The day I turned Japanese

Osaka Travel Blog

 › entry 31 of 50 › view all entries

I stayed up pretty late the night before leaving for Japan. I was pretty excited about it for a few reasons. I finally would get to leave Korea; as much as I love the place I am more than ready for a change. I was thinking it would be cool to compare the differences in their culture. I have always been quite interested in Japanese culture, from the neat and orderly fashion of their daily lives to the geishas to the sushi to the samurais and so much much more. I was finally in my final stages of preparation to go and experience it first hand. My flight was scheduled to leave around 8:30am. So I set my alarm for about 4:20am. This gave me time to have breakfast, shower and walk to the local bus stop which had a direct shuttle to the Incheon-airport for 12,000Won. It took about an hour to arrive and it left at 5am.


I arrived at the airport shortly after 6 and began the tedious check-in process. This was a perfect of example of why you should arrive at the airport about 2 hours early for your flight. I was a bit worried because I saw one of the longest airport check-in lines I had ever seen in my life. Apparently, there were a few people going to Japan from Korea as well. I look at one counter and there was no one in line so I asked the attendant why no one was in that line and he said it was for those flying to Osaka. Great! I marched right to the front of the line with a big smile on my face since I was flying into Osaka and not Tokyo. I handed the clerk my itinerary and passport. She asked me for my Alien Registration Card. Shit!!!! I didn’t bring it. I thought it was just one more thing I could lose. I had to go wait in line at the immigration office for about an hour. While waiting and exchanged my money (Ouch!!! The won is not so hot right now and the yen is). My number was finally called and the guy at the counter gave me grief and then said it was fine and told me to go back to check-in. Hell no!! “I need some sort of stamp or signature or a note. Anything that says I was here and it’s okay. I’m not going through this again.” He wrote out a little note on scratch paper and stamped and signed it. I was handed my boarding pass promptly and then moved on to the security check point. With everyone there wearing the face masks to help protect against all the foreigners with their deadly viruses I felt at ease to know such precautionary measures were being taken to prevent this incredibly widespread disease (please insert sarcastic tone). I did the usual procedure, empty everything, slide off my sandals, and push the bags through. As I was waiting for my bags to come out the other side, there was a long pause for intense observation. I wondered to myself quietly what could be taking so long. My came through finally but the guy asked me if he could check my bag. “Of course,” I said to him. He started looking through things and was digging real deep. He asked if I had any weapons in there. “No sir,” I responded. He then put the bag back through the machine. Again, they inspected the machine for awhile and were pointing to an object. Again, the bag came out and he dug real real deep this time and he pulled out some hiking spikes the art teacher had lent me for hiking Mt. Fuji because we thought there may be snow still at that altitude. I had totally forgotten about those. I ended up having to check my bag. After all this I made it to the terminal just in time to sit down at my exit row window seat. I put back a few complimentary Asahi’s on the plane and turned Japanese in no time.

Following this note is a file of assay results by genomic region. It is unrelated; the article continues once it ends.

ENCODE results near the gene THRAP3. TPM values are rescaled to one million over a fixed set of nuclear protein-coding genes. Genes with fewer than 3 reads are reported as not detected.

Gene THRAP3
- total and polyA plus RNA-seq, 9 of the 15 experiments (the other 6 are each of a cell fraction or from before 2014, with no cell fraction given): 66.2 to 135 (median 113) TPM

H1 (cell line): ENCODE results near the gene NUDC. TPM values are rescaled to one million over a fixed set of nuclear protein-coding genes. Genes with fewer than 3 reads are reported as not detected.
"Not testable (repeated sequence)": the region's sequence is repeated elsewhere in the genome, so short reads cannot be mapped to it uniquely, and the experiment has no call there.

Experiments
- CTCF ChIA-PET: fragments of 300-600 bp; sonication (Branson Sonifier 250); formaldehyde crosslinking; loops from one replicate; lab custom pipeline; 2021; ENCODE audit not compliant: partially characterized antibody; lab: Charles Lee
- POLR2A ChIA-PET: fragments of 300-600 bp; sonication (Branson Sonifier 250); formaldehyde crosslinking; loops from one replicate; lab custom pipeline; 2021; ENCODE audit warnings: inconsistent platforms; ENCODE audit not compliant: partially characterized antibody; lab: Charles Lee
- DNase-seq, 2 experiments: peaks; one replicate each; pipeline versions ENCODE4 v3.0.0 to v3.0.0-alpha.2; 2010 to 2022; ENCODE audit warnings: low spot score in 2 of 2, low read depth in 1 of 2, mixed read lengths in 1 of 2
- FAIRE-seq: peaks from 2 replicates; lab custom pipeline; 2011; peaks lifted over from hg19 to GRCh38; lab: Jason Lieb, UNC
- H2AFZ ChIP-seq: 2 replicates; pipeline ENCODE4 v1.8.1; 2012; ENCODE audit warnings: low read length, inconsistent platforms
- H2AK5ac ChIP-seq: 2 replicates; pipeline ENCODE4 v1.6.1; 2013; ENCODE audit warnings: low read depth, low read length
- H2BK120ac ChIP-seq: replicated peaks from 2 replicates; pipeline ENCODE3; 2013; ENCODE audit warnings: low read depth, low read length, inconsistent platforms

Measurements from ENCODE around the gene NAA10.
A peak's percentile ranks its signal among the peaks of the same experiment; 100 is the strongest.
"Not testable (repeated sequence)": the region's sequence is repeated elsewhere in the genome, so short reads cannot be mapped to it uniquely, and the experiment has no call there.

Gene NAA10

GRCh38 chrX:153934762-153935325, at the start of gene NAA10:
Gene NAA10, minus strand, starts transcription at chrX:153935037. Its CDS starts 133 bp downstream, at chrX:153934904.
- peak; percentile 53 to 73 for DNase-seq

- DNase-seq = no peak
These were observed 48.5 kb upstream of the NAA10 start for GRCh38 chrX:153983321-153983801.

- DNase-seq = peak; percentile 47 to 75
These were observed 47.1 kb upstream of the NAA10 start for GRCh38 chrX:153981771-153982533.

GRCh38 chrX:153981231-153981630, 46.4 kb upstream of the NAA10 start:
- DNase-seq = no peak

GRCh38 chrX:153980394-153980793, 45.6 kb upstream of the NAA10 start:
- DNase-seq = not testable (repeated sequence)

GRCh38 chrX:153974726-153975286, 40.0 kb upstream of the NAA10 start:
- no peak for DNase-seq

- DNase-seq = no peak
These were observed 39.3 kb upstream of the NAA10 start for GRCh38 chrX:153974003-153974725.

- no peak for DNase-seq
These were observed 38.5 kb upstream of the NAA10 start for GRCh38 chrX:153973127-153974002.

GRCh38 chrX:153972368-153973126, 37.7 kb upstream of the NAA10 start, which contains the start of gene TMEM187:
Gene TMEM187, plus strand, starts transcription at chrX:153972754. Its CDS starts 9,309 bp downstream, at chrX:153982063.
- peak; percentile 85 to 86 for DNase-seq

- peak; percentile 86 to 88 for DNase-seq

Some guy Alex who was a friend of a couchsurfer went out of his way to meet me at the airport. I was very grateful for his generosity to go out of his way to meet me at the airport. It made getting to town really easy, plus he told all I needed to know about working the train system. We hung out had lunch and then parted ways. I toured the city of Osaka a bit on my own and met a Japanese friend for dinner. She helped me get onto the night bus for Hiroshima where I unfortunately left my Korean phrasebook (I planned to study some while I was there so I didn’t lose what I’ve learned) and my Japanese travel guide which I borrowed from a friend here in Suwon. I had ten minutes between the time we arrived and the time of the bus departing, talk about in the knick of time…

Join TravBuddy to leave comments, meet new friends and share travel tips!
photo by: yasuyo